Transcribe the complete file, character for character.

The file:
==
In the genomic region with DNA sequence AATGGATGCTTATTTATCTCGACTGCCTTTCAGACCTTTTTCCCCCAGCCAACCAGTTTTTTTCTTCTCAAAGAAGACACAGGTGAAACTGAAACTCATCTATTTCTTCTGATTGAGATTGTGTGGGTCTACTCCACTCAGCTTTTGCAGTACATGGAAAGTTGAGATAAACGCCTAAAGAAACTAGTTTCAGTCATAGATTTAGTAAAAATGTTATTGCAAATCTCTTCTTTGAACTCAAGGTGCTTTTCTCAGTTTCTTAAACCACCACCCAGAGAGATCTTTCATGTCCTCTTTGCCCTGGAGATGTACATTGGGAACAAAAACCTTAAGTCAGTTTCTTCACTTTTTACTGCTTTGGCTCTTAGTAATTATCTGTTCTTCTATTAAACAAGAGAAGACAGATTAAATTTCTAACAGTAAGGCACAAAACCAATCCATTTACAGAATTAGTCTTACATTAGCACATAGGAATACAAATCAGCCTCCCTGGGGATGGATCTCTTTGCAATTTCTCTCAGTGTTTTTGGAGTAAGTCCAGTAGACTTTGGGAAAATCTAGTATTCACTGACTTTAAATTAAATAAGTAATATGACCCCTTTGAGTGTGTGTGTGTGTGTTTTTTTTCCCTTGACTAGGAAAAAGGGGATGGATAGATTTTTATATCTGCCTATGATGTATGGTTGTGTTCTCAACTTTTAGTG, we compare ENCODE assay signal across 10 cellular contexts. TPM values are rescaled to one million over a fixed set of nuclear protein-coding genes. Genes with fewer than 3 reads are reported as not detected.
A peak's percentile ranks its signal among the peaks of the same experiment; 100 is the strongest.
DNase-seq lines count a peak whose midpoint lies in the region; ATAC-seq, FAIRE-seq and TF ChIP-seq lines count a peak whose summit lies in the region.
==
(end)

In the genomic region with DNA sequence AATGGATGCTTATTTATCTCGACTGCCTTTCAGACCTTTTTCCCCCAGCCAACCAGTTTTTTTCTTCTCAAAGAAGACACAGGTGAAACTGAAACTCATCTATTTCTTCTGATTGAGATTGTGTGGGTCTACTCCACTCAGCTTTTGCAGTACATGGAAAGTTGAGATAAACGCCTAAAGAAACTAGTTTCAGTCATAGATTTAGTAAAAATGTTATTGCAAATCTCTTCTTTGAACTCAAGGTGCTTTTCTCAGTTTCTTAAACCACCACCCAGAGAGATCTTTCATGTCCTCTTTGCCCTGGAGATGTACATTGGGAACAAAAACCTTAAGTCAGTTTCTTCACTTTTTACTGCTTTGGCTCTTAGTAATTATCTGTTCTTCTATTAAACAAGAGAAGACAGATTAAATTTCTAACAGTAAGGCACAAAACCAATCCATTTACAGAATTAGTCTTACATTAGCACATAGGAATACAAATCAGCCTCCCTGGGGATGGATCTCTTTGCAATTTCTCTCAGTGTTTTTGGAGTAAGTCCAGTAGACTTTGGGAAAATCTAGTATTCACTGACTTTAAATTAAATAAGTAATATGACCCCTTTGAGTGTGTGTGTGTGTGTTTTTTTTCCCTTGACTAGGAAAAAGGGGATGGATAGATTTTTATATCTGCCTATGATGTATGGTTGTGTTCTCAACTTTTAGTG, we compare ENCODE assay signal across 10 cellular contexts. TPM values are rescaled to one million over a fixed set of nuclear protein-coding genes. Genes with fewer than 3 reads are reported as not detected.
A peak's percentile ranks its signal among the peaks of the same experiment; 100 is the strongest.
DNase-seq lines count a peak whose midpoint lies in the region; ATAC-seq, FAIRE-seq and TF ChIP-seq lines count a peak whose summit lies in the region.